This is the natural cycle as the population stabilizes. The immediate challenge of the next three decades is to create tens of millions of jobs and then to cope up with a sharpen decline in workers. As China is experiencing now.

The demographic definition of population stabilization means constant birth and death rates over a period of time. More specifically, a population will be termed to attain stability if it achieves replacement level of fertility of 2.1. The NPP 2000 envisages that India should achieve a stable population by the year 2045; a goal based on the assumption that the country would have had reach the population replacement level TFR 2.1 by the year 2010. We missed that.

Recent data on TFR however indicates a postponement of this target and the health ministry is now looking at 2060 as a plausible target for population stabilization. It would be pertinent to mention here that attaining demographic stabilization comes much after reaching the replacement level fertility.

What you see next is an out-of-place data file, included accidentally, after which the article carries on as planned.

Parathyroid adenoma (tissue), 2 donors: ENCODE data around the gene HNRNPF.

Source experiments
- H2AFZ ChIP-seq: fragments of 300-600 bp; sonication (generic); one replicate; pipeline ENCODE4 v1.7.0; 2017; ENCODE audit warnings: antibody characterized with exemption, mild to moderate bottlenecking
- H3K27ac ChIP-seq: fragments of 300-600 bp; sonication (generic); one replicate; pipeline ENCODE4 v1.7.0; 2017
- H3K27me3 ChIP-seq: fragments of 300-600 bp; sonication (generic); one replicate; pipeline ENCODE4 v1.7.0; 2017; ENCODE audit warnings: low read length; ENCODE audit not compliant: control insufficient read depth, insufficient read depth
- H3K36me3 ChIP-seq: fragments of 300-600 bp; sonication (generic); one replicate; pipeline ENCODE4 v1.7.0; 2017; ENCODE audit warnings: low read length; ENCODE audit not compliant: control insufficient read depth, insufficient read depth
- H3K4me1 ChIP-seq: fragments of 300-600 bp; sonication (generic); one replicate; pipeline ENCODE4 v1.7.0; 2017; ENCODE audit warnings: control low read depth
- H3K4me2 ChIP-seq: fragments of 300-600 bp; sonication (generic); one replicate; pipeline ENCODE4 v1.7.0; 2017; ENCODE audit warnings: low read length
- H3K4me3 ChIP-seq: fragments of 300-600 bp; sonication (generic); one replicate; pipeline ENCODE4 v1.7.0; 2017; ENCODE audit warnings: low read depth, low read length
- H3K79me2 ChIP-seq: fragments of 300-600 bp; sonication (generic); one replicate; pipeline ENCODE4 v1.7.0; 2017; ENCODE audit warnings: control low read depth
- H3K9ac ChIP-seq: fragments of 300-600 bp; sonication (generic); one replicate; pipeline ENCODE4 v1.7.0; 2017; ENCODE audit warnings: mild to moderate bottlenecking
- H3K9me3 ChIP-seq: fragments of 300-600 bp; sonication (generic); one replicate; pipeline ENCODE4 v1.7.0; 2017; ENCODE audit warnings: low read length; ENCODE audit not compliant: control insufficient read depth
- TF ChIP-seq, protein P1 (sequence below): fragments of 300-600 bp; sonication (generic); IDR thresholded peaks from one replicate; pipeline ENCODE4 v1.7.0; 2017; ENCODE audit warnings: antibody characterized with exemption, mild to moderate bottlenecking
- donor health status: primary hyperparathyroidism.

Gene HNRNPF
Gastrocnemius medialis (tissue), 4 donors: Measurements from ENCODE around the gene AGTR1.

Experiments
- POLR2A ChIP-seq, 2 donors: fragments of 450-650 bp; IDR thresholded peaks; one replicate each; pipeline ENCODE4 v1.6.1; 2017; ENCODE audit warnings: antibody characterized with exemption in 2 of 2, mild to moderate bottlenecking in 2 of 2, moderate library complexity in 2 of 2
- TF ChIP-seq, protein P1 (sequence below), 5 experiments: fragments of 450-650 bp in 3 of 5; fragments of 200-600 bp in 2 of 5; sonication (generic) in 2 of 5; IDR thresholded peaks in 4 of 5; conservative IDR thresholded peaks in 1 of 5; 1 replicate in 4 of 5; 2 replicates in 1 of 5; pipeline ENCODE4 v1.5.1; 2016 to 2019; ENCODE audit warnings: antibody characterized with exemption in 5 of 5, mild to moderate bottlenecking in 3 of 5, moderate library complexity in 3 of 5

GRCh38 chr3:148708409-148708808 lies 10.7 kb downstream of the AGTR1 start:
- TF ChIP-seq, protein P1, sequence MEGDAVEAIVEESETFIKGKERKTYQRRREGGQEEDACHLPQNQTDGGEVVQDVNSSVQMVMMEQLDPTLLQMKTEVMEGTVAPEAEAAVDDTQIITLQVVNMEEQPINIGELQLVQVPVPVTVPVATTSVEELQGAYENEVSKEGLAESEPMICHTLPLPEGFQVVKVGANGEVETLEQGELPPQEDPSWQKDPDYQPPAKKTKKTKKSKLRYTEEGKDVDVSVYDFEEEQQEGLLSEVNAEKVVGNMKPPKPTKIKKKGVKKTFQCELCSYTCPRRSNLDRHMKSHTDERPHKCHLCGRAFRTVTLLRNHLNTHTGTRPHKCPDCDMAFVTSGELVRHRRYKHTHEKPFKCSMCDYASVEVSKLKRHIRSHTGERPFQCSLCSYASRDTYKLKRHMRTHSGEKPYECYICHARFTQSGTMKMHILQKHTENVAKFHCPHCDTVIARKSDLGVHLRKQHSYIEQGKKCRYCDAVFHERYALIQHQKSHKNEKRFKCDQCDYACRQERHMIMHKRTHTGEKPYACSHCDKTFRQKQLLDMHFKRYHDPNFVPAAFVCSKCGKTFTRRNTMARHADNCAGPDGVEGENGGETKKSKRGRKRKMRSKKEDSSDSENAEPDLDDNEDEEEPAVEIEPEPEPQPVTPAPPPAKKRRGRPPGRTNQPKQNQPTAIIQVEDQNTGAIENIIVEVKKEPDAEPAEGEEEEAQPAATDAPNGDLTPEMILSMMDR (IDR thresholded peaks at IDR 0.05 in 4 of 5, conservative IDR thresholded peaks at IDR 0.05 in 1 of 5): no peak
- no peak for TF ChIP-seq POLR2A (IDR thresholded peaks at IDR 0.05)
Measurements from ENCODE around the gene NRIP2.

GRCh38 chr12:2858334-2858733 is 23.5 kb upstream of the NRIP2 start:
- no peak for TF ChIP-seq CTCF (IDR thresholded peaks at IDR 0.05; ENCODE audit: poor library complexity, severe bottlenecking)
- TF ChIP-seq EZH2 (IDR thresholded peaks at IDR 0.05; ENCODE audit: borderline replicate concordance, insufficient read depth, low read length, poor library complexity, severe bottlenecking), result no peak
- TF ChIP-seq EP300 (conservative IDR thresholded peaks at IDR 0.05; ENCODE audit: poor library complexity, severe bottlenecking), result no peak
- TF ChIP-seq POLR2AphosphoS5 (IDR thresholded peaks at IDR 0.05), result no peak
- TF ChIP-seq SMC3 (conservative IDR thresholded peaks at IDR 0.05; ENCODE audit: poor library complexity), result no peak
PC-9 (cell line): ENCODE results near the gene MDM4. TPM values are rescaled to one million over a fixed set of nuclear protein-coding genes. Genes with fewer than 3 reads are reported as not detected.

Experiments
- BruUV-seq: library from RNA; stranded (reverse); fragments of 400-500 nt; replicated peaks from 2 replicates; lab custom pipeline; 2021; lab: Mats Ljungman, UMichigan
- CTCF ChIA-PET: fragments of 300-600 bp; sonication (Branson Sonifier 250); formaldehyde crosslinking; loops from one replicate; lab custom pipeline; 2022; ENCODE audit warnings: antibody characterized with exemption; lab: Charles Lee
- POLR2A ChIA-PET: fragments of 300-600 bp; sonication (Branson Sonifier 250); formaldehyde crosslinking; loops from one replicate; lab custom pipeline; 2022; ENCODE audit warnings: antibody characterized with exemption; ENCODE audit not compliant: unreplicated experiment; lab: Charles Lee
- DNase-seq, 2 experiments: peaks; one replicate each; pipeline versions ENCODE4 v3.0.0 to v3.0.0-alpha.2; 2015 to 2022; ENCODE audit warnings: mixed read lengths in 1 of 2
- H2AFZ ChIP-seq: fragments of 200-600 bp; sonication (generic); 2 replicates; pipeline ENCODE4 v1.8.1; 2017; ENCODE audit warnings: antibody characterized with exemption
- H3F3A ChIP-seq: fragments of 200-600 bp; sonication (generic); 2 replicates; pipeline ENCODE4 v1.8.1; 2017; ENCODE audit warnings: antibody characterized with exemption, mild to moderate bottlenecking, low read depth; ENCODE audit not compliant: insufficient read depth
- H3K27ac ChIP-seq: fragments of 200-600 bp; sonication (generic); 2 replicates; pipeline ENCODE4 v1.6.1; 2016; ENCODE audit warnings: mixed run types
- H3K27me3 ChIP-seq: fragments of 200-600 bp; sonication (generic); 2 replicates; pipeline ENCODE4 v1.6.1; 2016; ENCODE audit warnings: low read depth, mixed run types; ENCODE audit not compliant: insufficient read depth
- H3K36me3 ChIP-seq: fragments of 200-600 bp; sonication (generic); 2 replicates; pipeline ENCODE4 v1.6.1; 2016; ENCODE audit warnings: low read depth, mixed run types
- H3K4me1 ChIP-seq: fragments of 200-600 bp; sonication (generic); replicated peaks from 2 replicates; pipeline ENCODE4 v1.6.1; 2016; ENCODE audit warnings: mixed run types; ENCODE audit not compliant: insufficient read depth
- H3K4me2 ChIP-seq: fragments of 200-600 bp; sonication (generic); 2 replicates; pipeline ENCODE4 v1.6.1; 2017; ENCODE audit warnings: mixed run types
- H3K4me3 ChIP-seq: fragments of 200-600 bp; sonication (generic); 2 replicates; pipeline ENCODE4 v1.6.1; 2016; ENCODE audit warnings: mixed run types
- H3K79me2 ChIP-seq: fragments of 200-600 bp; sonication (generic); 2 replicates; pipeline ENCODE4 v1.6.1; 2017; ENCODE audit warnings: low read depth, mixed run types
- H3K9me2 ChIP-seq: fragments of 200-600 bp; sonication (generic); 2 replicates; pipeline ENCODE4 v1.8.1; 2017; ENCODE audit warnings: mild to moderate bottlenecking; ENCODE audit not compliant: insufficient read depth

An exercise carried out by the Technical Committee on Population constituted by the Planning Commission in 1996 reveals that India will reach replacement level fertility only by 2026. Amongst the Hindi speaking states Bihar would reach replacement levels only by 2039, Rajasthan by 2048 while Madhya Pradesh would go beyond 2060 and Uttar Pradesh beyond 2100. We should not expect national population stabilisation before 2060 or 2070.

These regional disparities manifest themselves in the alarming growth of projected populations in these states Out of the addition of 773 million to India’s population during 1991-2050, Uttar Pradesh alone would account for a huge 198 million, which is about a fourth of the entire national population increase.